Small increases in stream drying can dramatically reduce ecosystem connectivity

Megan C. Malish, Shang Gao, Darin Kopp, Yang Hong, Daniel C. Allen, Thomas Neeson

Research output: Contribution to journalArticlepeer-review

Abstract

Habitat fragmentation drives biodiversity loss in rivers around the world. Although the effects of anthropogenic barriers on river connectivity are well known, there has been little research on the ways in which stream drying may alter connections among habitats and resources. Given that stream drying is increasing in many regions, there is a pressing need to understand the effects of drying on habitat fragmentation. Here, we quantify spatiotemporal drying patterns under current and future climate scenarios in the Upper Blue River Basin, Oklahoma. We used a hydrologic model to simulate daily streamflow for nine climate scenarios. For each scenario, we calculated metrics of streamflow temporal continuity (dry days, dry periods, and dry period duration) and spatial connectivity (wetted length, number of dry stream fragments, length of dry stream fragments, and dendritic connectivity index) from simulated daily streamflow. We found that stream drying is likely to increase in all future climate scenarios and that increases in stream drying reduce connectivity. However, the effects of stream drying on connectivity were highly nonlinear. Specifically, we observed a threshold around which a small increase in stream drying led to a rapid drop in connectivity. We also found that the greatest increases in stream drying were not associated with the highest emission scenarios, underscoring the complex linkages among climate, water availability, and connectivity. Given that connectivity is essential to ecosystem structure and function, we discuss water management strategies informed by impacts of stream drying.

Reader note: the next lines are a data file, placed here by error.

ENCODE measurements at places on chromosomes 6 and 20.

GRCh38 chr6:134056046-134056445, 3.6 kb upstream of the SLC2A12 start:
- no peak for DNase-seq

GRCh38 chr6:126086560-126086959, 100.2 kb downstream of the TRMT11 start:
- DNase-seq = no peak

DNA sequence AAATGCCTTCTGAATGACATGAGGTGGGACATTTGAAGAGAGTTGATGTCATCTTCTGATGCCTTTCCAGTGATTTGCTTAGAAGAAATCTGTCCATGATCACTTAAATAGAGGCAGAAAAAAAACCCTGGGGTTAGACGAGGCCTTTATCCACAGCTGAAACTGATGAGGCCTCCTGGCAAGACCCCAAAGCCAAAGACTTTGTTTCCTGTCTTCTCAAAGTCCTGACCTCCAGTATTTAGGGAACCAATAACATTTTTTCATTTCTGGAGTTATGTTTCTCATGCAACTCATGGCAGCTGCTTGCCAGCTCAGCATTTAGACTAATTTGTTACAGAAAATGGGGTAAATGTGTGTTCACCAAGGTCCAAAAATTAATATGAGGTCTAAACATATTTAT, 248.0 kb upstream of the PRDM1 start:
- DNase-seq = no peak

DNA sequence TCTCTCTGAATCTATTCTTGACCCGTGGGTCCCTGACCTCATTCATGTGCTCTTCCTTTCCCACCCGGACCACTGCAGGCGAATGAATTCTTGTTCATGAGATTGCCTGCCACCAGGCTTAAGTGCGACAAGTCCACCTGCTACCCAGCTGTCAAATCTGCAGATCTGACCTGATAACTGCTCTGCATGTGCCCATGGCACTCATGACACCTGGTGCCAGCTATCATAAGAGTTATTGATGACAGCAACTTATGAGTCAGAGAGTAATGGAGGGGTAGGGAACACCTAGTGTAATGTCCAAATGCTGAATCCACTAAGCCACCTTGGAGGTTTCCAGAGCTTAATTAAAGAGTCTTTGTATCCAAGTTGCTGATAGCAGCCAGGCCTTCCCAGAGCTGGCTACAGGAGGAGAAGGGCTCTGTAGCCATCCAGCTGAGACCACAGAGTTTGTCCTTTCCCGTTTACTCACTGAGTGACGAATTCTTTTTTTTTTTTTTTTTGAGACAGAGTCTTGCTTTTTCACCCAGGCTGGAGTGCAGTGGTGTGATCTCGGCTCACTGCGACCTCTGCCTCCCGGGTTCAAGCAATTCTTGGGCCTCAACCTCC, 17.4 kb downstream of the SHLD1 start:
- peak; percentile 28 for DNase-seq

Original languageEnglish (US)
Article numbere4450
JournalEcosphere
Volume14
Issue number3
DOIs
StatePublished - Mar 2023

All Science Journal Classification (ASJC) codes

  • Ecology, Evolution, Behavior and Systematics
  • Ecology

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